Assessing the Spin-offs of Spaceflight

Our lives are enhanced by technologies developed through the research and development supported by the necessities of spaceflight. NASA has documented since 1976 more than 1,300 technologies that have benefited U.S. citizens, improved our quality of life, and helped to advance the nation’s economic welfare. Of course, much has been made over the years of what NASA calls “spin-offs,” commercial products that had at least some of their origins as a result of spaceflight-related research. Most years the agency puts out a book describing some of the most spectacular, and they range from laser angioplasty to body imaging for medical diagnostics to imaging and data analysis technology. Spin-offs were not Tang and Teflon, neither of which was actually developed for the Apollo program.

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Sun, July 3 2011

A New Curiosity

There is a strange looking car parked in the west end of the National Air and Space Museum in downtown Washington, DC. For now, it is only visible behind its security screen from the second floor landing above. From that vantage, the vehicle’s six wheels, robotic arm, mast, and other protrusions are clearly visible. But since this is the Air and Space Museum, it must be more than just a normal car. Soon the barriers will be gone and the public will be able to view the vehicle up close and personal. And what they will see is a model of the next Mars rover, NASA’s 2011 Mars Science Laboratory. The rover, dubbed “Curiosity” will be launched to Mars later this year and will begin its mission to explore whether places on the Red Planet were ever habitable.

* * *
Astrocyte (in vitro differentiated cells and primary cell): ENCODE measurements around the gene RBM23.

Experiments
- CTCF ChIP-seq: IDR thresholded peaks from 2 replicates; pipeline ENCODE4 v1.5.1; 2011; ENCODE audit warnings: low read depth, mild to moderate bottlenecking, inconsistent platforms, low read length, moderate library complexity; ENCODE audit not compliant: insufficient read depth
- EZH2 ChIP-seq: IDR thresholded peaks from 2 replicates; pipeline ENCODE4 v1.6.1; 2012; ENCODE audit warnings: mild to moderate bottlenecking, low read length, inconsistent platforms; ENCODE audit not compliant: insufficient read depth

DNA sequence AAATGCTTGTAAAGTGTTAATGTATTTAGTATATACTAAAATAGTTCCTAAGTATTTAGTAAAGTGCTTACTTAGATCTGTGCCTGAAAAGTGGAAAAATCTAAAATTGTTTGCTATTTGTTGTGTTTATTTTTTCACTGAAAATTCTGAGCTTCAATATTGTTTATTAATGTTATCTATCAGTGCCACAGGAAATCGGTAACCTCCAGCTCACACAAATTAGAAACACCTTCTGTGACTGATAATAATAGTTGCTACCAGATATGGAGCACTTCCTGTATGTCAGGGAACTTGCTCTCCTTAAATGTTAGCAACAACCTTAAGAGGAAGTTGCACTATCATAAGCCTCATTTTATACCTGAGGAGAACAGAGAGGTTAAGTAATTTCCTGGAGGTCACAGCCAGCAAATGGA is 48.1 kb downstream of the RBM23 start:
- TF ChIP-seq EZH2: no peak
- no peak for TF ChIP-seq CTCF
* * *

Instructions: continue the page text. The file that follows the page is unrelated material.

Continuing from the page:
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NASA Mars Rover Curiosity at JPL
Fri, April 8 2011

What Can You Really See From Space?

Most people know that satellites in orbit do useful things such as collect images of the Earth's surface. At the National Air and Space Museum I use satellite images in my job to understand changes in the Earth's land surface.

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IKONOS Image
Thu, March 17 2011

MESSENGER on Final Approach to Mercury

Today at 8:45 pm EDT (March 18, 2011, 12:45 am UTC), MESSENGER will become the first spacecraft ever to enter Mercury's orbit. With MESSENGER on the last leg of its journey, I’m reminded how long it has taken to get there.  I watched the spacecraft launch in the early morning hours of August 3, 2004, almost six and a half years ago.  Now after one flyby of Earth, two flybys of Venus, and three flybys of Mercury, the spacecraft will catch up with Mercury again, but this time it will be captured by the planet.  You might think as one of our closest neighbors in the Solar System it would take a lot less time to get into Mercury orbit – but because Mercury is the closest planet to the Sun, at a distance where the influence of the Sun’s gravity is much greater, it is a challenge to reach and orbit.

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MESSENGER